In astronomy we are interested in the Doppler shift for electromagnetic waves. The underlying physics is a little different, because there is no mechanical medium for these waves to move through. They can travel even in a vacuum. (We will discuss this point further in Chapter 7.) For sound waves, the actual amount of Doppler shift depends on whether the source or observer (or vs cos 8

Source vo cos 9 Observer

Radial velocity.The horizontal line is the line of sight between the source and observer.The radial velocity is the difference between the line of sight components of the observer and source velocities.

vr = vs cos both) is moving. For electromagnetic waves, only the relative motion counts.

As long as the relative speed of the source and the observer is much less than the speed of light, the results for electromagnetic radiation are relatively simple. If A is the wavelength at which a signal is received, and A0 is the wavelength at which it was emitted, called the rest wavelength, the wavelength shift AA is defined by

The simple result is that the wavelength shift, expressed as a fraction of the original wavelength, is equal to the radial velocity, expressed as a fraction of the speed of light. That is

If vr > 0, then A A > 0. For a spectral line in the middle of the visible part of the spectrum, a shift to longer wavelength is a shift to the red, so this is called a redshift. The name applies even if we are in other parts of the spectrum. A positive radial velocity always produces a redshift. If vr < 0, then AA < 0 , and we have a blueshift.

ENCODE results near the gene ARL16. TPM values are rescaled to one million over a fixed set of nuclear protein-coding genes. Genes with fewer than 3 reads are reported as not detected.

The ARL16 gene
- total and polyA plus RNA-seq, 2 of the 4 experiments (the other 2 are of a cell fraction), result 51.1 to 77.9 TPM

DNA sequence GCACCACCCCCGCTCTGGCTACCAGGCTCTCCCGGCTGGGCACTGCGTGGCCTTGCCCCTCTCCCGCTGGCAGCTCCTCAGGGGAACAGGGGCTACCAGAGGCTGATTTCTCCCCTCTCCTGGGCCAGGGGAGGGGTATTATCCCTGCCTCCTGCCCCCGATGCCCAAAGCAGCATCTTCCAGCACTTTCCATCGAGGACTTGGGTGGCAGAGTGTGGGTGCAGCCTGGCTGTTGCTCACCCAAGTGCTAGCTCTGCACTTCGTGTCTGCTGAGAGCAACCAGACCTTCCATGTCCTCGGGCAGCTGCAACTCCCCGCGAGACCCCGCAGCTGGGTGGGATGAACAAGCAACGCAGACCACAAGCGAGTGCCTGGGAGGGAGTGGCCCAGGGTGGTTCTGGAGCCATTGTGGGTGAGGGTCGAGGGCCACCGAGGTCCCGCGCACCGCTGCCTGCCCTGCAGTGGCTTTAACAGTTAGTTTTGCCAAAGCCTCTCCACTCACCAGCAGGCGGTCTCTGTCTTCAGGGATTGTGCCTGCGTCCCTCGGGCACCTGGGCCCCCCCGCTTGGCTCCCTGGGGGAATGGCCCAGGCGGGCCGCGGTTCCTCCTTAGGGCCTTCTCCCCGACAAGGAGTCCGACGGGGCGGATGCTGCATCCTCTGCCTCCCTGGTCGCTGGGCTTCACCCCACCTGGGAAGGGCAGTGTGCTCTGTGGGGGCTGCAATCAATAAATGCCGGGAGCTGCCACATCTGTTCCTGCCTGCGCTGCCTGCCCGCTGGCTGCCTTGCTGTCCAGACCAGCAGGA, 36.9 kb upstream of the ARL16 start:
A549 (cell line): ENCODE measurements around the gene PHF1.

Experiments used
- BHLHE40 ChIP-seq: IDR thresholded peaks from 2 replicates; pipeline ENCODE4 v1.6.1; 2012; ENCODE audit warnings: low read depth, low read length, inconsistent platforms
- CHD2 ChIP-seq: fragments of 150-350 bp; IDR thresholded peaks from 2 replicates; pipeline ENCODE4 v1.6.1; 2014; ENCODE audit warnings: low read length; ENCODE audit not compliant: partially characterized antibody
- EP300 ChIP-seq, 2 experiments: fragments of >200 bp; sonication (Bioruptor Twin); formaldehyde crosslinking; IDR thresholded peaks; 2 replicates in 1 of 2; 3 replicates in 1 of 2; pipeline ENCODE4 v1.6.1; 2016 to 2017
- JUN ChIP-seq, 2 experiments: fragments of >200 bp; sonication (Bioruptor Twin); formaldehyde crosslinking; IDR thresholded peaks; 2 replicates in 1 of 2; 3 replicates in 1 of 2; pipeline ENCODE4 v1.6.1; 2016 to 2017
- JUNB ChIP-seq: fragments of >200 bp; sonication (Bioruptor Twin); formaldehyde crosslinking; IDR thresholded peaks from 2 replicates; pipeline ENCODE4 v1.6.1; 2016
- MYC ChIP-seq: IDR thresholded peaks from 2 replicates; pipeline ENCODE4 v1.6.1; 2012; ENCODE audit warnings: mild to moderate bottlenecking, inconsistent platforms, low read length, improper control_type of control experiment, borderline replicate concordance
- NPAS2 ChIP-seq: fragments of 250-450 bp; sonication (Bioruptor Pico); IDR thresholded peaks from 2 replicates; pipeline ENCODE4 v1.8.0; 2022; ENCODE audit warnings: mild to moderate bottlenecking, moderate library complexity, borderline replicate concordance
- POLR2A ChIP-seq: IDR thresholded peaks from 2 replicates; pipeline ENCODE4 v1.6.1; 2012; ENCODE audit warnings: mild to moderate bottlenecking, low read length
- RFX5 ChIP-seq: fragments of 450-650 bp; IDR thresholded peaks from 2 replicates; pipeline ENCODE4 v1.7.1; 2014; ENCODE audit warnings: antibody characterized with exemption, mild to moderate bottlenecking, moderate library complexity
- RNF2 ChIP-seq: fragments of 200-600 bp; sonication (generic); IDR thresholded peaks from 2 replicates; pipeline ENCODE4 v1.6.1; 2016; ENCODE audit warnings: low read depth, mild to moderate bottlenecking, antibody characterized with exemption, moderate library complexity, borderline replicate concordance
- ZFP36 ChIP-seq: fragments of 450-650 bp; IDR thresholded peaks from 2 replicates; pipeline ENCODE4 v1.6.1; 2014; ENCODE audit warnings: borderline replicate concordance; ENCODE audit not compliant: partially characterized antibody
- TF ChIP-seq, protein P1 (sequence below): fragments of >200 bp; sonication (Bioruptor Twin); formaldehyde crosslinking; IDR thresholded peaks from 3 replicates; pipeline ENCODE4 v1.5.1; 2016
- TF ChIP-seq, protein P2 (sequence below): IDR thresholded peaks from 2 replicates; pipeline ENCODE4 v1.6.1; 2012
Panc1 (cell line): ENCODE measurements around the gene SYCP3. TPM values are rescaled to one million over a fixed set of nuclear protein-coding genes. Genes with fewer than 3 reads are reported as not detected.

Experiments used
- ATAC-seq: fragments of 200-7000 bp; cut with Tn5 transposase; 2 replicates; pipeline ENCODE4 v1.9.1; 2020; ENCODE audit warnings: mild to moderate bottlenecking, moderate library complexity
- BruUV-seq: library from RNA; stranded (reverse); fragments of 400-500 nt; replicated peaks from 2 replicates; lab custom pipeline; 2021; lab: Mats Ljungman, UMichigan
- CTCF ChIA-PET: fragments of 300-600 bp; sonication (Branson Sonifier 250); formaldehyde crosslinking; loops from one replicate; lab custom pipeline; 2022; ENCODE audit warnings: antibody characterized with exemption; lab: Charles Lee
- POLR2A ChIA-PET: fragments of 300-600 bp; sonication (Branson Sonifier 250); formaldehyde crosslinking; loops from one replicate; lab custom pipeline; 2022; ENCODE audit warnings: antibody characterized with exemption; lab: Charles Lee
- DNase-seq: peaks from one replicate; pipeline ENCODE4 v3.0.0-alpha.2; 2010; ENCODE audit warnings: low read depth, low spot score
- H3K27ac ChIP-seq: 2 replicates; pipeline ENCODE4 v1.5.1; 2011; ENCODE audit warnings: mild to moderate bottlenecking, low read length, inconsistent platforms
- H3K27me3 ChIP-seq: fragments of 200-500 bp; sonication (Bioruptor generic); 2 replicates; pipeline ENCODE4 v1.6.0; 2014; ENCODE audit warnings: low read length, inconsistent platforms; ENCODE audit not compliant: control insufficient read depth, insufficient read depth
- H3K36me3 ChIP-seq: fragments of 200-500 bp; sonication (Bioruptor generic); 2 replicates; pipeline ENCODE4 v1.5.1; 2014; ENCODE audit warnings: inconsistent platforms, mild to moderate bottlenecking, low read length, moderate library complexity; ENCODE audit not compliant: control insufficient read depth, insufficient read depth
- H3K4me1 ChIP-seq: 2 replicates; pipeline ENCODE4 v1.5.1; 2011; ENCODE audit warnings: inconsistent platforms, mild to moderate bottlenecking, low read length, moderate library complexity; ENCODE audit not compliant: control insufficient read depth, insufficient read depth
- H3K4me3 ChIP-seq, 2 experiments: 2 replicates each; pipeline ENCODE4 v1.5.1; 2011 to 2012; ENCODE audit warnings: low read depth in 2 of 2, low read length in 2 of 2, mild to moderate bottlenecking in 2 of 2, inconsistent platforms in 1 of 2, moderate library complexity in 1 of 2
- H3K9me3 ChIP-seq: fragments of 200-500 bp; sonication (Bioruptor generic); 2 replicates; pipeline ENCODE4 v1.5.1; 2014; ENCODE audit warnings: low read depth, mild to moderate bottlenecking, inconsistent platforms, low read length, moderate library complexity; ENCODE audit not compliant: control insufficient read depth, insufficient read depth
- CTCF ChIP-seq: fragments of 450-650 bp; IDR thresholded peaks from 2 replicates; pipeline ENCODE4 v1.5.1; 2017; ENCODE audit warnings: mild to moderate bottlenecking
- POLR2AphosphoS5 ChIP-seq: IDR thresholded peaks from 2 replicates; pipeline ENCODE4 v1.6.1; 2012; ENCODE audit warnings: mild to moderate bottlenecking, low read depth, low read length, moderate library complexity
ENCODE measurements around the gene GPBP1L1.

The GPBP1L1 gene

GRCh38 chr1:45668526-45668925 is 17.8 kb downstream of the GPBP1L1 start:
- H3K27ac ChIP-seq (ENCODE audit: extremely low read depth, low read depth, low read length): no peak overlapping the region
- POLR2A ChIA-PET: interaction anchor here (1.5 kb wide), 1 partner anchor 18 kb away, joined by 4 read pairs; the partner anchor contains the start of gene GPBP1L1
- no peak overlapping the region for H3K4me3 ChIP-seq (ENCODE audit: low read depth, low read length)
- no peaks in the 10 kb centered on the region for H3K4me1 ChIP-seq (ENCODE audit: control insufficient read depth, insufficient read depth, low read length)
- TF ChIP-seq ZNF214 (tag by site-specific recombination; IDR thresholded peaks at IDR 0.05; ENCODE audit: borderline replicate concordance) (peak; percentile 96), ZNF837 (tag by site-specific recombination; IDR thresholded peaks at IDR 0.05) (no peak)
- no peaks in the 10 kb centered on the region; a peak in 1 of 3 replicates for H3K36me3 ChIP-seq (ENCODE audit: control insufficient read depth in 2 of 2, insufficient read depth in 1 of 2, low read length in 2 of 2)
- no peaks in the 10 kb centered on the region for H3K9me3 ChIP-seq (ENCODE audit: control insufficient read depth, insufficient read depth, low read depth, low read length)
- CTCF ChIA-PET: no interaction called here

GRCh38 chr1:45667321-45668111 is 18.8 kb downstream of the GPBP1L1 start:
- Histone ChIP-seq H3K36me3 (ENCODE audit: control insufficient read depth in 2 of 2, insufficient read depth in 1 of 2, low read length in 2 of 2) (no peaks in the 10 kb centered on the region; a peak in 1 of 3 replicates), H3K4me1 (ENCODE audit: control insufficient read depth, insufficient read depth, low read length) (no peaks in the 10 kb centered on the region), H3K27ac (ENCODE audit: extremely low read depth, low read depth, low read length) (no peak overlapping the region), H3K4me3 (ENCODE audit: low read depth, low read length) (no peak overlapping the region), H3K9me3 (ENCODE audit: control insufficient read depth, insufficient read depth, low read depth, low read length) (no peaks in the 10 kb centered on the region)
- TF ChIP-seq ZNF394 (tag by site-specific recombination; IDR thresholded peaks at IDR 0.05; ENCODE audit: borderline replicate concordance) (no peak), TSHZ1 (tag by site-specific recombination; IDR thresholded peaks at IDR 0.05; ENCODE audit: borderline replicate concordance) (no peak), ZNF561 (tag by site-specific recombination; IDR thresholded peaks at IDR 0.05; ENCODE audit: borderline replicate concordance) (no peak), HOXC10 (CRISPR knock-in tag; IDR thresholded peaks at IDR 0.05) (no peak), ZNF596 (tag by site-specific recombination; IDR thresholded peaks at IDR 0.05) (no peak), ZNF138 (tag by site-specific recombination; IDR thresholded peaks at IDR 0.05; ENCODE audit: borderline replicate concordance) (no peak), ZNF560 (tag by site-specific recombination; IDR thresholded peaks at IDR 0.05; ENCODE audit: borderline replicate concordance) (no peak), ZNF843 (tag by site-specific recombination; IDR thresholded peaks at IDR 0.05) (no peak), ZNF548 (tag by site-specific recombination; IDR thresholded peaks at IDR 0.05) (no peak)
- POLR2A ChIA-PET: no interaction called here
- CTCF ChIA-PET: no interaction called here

We now look at what happens to the frequency. We remember that A = c/v, so dA/dv = —c/v2

This means that Av = (into equation (5.4) gives

v/A ) AA. Substituting

We now add this to the original wavelength to find the observed wavelength:

(b) If we take the negative of vr, we just get the negative of AA, so

This gives a wavelength of

If we observe two spectral lines, their wavelength shifts will be different, since each is shifted by an amount proportional to its own rest wavelength. Thus, the spacing between spectral lines will be shifted.

5.2.2 Circular orbits

We now look at Doppler shifts produced by a star in a circular orbit. The orbital speed is v, and the radius is r. The angular speed of the star in its orbit (in radians per second) is given by o> = v/r. The situation is shown in Fig. 5.5. Suppose the star is moving directly away from the observer at time t = 0. At that instant the radial velocity vr = v. As the stars moves, the component of its v(t = n/2œ) M

The shift in frequency, expressed as a fraction of the rest frequency, is the negative of the radial velocity, expressed as a fraction of the speed of light. (So Av/v0 = —AA/A0.)

Example 5.1 Doppler shift

The Ha line has a rest wavelength, A0 = 656.28 nm. What is the observed wavelength for a radial velocity (a) vr = 10 km/s, and (b) vr = —10 km/s?

0 0